Oh, and I have a knitting-pattern rule. All four squares in one "block" would have the same main color, and I could basically do what I felt like with the contrasting colors. I've been a bit all over the map here. All four different contrasting colors, three contrasting colors (one repeated over two squares), one strip different from all the other contrasting colors (this arose in an attempt to use up tiny little leftover balls that I started accumulating at about the halfway point). So far I haven't used more than three colors in a single square, and no more than five colors in a signle four-square block. With my yarn in hand, I started to knit squares and collect new colors of TCC whenever I saw them in yarn shops. With my no-repeating-colors rule, it got to the point where I had to carry a list around of what colors I already had, so I wouldn't accidentally buy a second skein of lily pad green or pale lavender. All my data made its way into a spreadsheet, where the computational/archiving/obsessive side of my brain could indulge in all the minute details. Meanwhile, the visual, creative side of my brain is pleased by other aspects:

Lilypad Green Square
(One of my favorite blocks, especially because the purple is so unexpected. The blanket's theme is Irises, but this block reminds me of water lillies.)

The blanket has been my fall-back project for almost two years now, spanning five yarn stores, 48 unique colors, and several days' worth of knitting time (72 squares at about 2 hours per square). I've turned its hibernation tag on Ravelry on and then back off twice since I entered it into the database. I tend to bring out the project bag when I've just finished something big, or when I can't think of what I want to knit next, or when all my projects are complex or fiddly or at a sticky bit and I just want to knit something mindlessly. Several of these factors coincided in my knitting life recently: I'd just finished the two Noro scarves and a ton of spinning. With no idea of what to make next, not wanting to go back to the sewing-intensive Brie gloves, and needing something in a flash for my knit night, I grabbed a few colors at random and my size 6 (4 mm) Addi Natura circulars a few weeks ago. This morning, I spent about two hours updating the spreadsheet: adding in recently purchased colors, entering in two newly finished squares, checking totals, and re-estimating how many blocks I could reasonably get out of my current stash. I also planned out the next five blocks. I'm now past the halfway point, whether my ultimate goal is 30 blocks (5x6 block blanket) or 36 (6x6 block blanket), and I got all excited about the color combinations and the prospect of finishing the dang thing. While going through the completed blocks, I noticed this:

Mitered Square blanketMedium Lavender Square

My first inadvertent duplication. (Ok, I'm using the word duplication loosely. There are actually no repeating colors from one block to the next. I swear. I checked three times.) The formula: lighter purple background with one dark green contrast color, one dark purple contrast color, and two washed-out green contrast colors. I even photographed the blocks with the same orientation of the contrast colors (although one is rotated 90 degrees compared to the other), completely unconciously. I started to wonder if I'd been knitting this thing for too long, when another voice in my head reminded me: It's going to be an enormous sewing project after it's done being an enormous knitting project.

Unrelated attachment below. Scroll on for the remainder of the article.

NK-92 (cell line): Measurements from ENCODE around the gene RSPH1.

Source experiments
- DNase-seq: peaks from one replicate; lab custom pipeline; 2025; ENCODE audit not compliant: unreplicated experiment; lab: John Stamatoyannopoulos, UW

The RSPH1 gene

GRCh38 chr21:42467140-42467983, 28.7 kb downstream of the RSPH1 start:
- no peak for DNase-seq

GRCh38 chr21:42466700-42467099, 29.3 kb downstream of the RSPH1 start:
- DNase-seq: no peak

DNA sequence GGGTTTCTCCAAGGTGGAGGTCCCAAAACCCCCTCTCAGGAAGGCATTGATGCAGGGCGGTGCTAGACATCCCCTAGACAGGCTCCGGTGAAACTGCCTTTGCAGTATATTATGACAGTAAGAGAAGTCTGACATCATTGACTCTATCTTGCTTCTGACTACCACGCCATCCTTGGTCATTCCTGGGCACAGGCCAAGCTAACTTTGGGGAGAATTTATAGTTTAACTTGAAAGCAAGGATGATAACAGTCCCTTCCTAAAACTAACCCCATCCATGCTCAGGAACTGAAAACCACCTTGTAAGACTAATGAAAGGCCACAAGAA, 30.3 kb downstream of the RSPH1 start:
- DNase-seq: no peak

For the rest of the currently completed squares, here's the Flickr Set. I know I don't need to buy any more yarn, and I hope now I can power through the rest of the squares. They certainly don't take long. On the other hand, when I started this project I neither belonged to Ravelry nor owned a spinning wheel. Maybe it'll take another two years.

Monday, February 2, 2009

Fourth Annual Blogger (Silent) Poetry Reading

So I'm normally not one for modern poetry, and I just haven't reached a point in my reading where classic or epic poems are to my taste. I'm fairly confident I'll get there someday, I just need to give my brain time to process more literature first. In spite of this, I am a sucker for poems that are more typically called "nursery rhymes," especially when they have one simple, surface meaning and some deeper levels. I know last June I mentioned my longstanding relationship with "The Owl and the Pussycat", and the impression it still makes on my life. In light of all this, I present you with the full version of "The Queen of Hearts" as my offering for this year's Blogger (Silent) Poetry Reading.

A couple notes: I'm new to this, so I'm going off a version I found online. It is credited to William S. Baring-Gould and Cecil Baring-Gould, who are editors of The Annotated Mother Goose: Nursery Rhymes Old and New. I am taking some liberties with spelling for consistency.

tap tap Is this thing on? Ok, here we go:

The Queen of Hearts